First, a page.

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Onglet, does it need to be butterflied


pacman1978
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Hi,

Whenever I purchase onglet from the butchers it is always butterflied. Has anyone every tried grilling/frying/bbqing it without butterflying it first? Reason I ask it when I see hanger steak pics from the US it looks to me very much like an un-butterflied version.

Thanks,

Regards,

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I grill hanger steaks semifrequently. The place I buy it from says it comes with a strip of cartilage or something down the middle, and they cut that out automatically as a service to their customers. So for them a hanger steak is really two pieces of meat. But neither piece is butterflied, and I do not butterfly it.

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"... it comes with a strip of cartilage or something down the middle...."

Hi,

The hanger steak is the muscle that runs across the middle of the diaphragm. It is a square strip of muscle that curls with much cartilage providing fat for tenderness. There is only one onglet per animal, explaining its rarity in local markets.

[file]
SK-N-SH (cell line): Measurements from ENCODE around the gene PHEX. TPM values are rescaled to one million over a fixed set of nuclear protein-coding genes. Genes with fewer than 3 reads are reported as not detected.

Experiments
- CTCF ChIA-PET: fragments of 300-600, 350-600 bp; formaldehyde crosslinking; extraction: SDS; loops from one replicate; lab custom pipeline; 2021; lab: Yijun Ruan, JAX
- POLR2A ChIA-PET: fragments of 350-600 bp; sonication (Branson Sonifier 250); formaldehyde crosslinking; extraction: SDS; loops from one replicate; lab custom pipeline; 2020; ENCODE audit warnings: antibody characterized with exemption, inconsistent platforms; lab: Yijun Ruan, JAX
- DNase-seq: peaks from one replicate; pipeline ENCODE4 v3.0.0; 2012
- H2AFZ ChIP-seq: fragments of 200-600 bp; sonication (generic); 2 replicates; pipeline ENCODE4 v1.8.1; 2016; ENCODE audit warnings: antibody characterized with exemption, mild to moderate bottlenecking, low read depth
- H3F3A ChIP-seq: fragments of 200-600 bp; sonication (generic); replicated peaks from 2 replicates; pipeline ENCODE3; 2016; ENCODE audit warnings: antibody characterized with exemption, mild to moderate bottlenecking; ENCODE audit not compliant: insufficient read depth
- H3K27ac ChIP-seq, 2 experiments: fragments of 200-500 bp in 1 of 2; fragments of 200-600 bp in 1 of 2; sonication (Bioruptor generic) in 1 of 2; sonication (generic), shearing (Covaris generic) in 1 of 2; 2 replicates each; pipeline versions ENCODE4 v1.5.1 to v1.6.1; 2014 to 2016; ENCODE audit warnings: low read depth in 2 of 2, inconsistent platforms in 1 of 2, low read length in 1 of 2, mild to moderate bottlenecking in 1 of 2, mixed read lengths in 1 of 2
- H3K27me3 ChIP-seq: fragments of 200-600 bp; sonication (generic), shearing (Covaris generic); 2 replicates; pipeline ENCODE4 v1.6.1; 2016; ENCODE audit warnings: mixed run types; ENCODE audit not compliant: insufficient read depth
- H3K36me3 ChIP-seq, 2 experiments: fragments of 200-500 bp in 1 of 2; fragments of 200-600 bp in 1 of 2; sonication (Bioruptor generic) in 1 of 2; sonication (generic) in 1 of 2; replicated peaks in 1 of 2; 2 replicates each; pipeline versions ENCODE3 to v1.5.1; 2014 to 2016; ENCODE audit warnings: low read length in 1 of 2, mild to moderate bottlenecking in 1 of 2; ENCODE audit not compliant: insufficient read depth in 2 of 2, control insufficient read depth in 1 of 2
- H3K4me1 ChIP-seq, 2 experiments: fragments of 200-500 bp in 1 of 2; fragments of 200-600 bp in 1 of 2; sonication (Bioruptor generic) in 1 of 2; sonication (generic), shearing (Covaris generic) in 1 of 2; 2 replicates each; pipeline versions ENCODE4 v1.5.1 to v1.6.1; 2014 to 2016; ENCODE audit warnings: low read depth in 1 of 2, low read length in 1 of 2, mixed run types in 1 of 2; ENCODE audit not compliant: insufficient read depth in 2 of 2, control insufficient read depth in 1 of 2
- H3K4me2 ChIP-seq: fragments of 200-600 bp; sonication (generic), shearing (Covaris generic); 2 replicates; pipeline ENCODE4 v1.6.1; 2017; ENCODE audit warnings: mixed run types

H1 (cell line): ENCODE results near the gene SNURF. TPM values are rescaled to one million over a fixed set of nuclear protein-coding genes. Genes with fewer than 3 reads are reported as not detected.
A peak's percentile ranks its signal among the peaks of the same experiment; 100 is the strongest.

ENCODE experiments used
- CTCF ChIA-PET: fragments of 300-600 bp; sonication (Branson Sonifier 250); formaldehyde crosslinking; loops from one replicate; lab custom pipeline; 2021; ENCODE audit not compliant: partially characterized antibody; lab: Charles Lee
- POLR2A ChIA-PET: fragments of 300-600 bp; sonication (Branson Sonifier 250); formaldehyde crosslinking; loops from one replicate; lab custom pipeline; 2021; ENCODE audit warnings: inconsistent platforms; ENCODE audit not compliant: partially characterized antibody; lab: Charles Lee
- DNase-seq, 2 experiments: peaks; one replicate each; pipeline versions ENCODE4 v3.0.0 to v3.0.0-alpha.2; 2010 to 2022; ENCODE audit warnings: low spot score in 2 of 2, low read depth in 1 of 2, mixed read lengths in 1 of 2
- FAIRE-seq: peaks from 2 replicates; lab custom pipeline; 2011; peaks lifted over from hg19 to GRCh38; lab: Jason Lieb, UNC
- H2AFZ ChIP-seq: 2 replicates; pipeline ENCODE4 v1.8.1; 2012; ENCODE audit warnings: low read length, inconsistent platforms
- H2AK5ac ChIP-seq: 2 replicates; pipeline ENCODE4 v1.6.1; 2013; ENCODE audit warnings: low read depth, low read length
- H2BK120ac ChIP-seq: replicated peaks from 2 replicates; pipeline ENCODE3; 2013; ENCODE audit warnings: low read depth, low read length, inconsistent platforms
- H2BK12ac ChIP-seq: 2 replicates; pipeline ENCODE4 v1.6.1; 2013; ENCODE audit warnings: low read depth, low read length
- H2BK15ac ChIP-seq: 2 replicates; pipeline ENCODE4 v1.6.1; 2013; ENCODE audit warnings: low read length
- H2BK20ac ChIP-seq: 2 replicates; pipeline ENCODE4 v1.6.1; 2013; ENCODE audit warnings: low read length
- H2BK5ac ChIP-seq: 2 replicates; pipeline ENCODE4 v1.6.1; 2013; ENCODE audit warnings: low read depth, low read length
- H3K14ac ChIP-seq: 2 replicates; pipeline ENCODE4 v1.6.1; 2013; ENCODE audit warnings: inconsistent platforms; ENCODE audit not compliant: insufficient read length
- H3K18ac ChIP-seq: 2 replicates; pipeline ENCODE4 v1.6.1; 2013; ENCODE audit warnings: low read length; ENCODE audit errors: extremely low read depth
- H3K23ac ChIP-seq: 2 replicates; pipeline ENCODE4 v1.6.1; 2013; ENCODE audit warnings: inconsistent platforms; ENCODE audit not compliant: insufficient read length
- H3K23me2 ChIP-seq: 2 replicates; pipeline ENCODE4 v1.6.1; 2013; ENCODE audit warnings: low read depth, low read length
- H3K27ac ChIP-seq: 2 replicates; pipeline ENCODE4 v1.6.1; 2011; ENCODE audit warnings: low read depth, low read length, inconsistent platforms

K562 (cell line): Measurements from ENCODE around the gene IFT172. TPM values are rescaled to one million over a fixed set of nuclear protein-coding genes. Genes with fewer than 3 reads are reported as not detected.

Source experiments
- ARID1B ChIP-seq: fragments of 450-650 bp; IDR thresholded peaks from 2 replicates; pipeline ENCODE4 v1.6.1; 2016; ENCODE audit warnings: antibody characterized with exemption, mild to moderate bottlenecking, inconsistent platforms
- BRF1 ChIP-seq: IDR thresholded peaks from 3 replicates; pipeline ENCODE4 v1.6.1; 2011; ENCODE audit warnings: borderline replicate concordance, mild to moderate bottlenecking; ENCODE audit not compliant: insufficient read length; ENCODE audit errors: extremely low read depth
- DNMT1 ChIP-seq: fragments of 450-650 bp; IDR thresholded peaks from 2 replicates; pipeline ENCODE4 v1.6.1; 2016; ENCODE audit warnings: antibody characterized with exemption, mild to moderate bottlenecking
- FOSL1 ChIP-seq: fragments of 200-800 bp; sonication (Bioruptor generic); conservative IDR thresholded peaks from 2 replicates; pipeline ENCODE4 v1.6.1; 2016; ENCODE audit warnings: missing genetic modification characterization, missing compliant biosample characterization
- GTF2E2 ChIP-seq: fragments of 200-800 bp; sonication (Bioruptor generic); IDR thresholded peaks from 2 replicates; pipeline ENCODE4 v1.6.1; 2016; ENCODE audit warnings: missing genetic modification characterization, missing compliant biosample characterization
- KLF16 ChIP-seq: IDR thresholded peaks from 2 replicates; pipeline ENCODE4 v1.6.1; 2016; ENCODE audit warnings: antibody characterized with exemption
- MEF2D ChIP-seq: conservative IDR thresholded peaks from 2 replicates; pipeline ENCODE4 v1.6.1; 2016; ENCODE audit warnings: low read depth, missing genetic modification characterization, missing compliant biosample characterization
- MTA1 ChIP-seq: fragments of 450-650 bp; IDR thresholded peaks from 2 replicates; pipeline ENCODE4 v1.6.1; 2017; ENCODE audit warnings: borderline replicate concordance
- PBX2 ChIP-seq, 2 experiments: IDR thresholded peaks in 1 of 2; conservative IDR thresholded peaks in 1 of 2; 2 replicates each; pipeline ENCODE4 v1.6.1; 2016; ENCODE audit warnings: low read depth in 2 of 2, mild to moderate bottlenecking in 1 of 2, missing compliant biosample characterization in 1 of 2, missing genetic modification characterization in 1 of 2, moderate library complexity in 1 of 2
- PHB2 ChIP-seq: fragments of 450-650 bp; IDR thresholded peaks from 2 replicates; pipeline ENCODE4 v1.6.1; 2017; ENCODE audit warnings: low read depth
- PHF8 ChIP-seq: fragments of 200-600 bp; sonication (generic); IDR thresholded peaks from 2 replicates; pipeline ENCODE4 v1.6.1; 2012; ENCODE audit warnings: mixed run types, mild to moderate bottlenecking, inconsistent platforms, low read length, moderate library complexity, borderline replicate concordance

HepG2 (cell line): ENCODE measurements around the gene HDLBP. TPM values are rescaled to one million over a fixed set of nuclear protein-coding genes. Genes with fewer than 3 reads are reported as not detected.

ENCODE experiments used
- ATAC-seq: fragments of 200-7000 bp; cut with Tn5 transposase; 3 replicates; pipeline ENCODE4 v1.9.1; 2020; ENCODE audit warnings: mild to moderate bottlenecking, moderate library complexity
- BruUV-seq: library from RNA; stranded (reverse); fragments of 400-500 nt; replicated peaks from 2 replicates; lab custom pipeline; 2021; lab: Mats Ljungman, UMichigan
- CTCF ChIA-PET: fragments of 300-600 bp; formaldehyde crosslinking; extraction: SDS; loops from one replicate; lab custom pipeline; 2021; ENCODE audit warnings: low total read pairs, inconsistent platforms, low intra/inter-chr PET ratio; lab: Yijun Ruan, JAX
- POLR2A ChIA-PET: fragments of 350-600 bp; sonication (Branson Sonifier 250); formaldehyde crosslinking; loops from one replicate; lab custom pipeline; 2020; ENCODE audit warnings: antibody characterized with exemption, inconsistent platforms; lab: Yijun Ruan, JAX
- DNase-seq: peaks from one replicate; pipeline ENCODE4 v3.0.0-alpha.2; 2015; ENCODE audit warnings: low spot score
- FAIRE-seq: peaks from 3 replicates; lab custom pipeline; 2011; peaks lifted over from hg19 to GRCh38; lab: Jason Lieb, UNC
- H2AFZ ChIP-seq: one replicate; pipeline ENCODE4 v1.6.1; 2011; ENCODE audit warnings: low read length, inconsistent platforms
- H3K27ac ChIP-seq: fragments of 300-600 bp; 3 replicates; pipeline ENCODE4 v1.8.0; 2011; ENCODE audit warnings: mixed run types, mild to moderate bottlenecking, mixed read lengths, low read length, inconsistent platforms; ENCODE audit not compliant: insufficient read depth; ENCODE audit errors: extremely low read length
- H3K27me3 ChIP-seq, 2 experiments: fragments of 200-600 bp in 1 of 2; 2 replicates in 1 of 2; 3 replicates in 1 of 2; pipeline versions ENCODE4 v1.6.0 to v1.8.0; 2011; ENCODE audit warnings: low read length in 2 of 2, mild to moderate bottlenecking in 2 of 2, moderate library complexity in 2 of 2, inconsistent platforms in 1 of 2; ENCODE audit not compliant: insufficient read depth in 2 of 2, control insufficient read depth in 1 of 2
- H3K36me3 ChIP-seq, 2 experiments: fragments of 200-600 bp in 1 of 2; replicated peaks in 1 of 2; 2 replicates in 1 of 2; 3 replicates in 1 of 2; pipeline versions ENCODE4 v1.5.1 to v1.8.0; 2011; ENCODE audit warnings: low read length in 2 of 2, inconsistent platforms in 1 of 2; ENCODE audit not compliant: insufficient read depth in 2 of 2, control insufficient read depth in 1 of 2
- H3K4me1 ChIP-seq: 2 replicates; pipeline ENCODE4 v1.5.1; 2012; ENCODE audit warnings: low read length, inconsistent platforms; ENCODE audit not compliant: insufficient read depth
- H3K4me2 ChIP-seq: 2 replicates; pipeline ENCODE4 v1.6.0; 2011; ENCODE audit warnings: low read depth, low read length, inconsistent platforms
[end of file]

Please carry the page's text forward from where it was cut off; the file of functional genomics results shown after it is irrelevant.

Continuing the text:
That strip of caritilage separates two muscles but really needs no separation. The whole square sectioned muscle, twists down its length but the cartilage melts as it is cooked. The result is not tough sections of steak. Therefore, butterflying, cutting, this small muscle in half really has no purpose. .

The whole hanger steak has wonderful flavor (possibly some liver notes) and excellent tenderness. it is the perfect cut for steak frites.

Tim

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I think you have to take the tough center out. You then have two nice long hangar steaks. You can portion them or cook them whole, but they tend to be wiggly in the pan, they go from basically flat to pretty tall when they hit the heat, which is why people often butterfly and lightly pound them. I go either way, but I wouldn't leave the central nerve in.

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Thank you very much for your responses. The butcher always takes out the centre to create two steaks. It sounds like trying to cook it without butterflying it will work as well and result in a thicker slab of meat as I find butterflying can make some parts slightly too thin due to the tapered nature of the steak. So leaving it whole it means these will not be as prone to overcooking. I always use onglet/hanger steak for steak frites, believe it can be good for tacos and such when sliced upon the grain.

Has anyone ever tried cooking it sous vide?

Cheers,

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